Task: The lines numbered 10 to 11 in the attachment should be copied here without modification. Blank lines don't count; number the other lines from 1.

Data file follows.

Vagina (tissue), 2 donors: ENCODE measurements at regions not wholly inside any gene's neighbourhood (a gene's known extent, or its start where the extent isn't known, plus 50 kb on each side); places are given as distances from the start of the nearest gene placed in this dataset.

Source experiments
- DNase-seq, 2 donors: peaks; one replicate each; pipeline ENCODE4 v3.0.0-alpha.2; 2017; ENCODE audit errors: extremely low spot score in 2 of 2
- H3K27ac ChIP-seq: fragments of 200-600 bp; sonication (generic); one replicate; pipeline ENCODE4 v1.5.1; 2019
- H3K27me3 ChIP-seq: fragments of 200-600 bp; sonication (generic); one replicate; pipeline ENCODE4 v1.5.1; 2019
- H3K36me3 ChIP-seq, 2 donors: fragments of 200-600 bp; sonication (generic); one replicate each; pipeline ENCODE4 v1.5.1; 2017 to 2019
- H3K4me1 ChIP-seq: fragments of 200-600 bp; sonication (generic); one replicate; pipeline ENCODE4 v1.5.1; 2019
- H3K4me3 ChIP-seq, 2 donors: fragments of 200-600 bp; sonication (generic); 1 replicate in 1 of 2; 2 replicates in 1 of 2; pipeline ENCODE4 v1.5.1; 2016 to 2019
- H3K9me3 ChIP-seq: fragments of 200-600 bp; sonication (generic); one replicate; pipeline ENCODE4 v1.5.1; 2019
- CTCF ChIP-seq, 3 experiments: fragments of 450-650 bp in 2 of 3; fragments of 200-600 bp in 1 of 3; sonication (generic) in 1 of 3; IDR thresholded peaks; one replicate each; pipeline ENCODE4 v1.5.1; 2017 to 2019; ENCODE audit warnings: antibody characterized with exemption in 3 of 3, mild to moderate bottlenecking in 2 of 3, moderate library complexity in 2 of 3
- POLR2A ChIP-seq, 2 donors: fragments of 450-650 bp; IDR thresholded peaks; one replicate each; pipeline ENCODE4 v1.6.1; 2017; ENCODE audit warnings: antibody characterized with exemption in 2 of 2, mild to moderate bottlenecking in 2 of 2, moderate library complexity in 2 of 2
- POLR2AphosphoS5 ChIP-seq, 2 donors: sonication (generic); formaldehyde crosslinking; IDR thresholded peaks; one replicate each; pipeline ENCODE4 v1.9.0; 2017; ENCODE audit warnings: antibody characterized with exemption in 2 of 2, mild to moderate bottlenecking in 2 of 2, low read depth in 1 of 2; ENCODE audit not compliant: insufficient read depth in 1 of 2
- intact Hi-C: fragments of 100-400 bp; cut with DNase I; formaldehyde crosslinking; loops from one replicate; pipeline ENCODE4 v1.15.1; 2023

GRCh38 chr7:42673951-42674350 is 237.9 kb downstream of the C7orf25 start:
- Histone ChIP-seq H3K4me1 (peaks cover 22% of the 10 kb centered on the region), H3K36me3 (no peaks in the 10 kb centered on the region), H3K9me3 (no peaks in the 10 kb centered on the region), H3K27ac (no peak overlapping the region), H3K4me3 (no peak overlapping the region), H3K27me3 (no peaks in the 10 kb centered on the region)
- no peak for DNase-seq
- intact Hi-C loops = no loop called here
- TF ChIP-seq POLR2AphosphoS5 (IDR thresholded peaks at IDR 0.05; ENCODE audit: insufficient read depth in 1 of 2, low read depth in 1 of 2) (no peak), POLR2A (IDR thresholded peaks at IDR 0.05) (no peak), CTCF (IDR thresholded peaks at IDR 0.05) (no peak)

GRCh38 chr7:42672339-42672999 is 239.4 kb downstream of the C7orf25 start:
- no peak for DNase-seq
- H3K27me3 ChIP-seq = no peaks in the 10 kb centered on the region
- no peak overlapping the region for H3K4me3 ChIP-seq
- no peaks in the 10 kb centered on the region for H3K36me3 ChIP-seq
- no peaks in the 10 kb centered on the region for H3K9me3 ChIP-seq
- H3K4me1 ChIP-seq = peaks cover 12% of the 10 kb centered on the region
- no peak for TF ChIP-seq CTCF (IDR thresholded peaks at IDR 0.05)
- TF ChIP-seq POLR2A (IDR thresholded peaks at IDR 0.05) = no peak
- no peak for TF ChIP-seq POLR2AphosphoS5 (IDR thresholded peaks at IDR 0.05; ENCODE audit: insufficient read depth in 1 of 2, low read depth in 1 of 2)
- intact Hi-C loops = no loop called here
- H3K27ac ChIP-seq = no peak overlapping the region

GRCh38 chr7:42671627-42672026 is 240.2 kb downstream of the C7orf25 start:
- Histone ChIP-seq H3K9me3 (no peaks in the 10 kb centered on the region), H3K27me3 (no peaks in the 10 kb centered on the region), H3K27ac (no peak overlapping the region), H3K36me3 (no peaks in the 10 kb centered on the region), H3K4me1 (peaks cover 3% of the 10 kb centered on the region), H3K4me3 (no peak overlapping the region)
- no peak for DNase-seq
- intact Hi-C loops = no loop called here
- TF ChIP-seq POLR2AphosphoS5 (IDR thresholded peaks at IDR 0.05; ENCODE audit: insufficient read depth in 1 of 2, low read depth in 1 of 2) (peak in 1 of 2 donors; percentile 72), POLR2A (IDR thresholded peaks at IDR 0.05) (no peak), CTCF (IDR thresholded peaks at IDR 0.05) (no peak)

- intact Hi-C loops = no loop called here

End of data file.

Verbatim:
- CTCF ChIP-seq, 3 experiments: fragments of 450-650 bp in 2 of 3; fragments of 200-600 bp in 1 of 3; sonication (generic) in 1 of 3; IDR thresholded peaks; one replicate each; pipeline ENCODE4 v1.5.1; 2017 to 2019; ENCODE audit warnings: antibody characterized with exemption in 3 of 3, mild to moderate bottlenecking in 2 of 3, moderate library complexity in 2 of 3
- POLR2A ChIP-seq, 2 donors: fragments of 450-650 bp; IDR thresholded peaks; one replicate each; pipeline ENCODE4 v1.6.1; 2017; ENCODE audit warnings: antibody characterized with exemption in 2 of 2, mild to moderate bottlenecking in 2 of 2, moderate library complexity in 2 of 2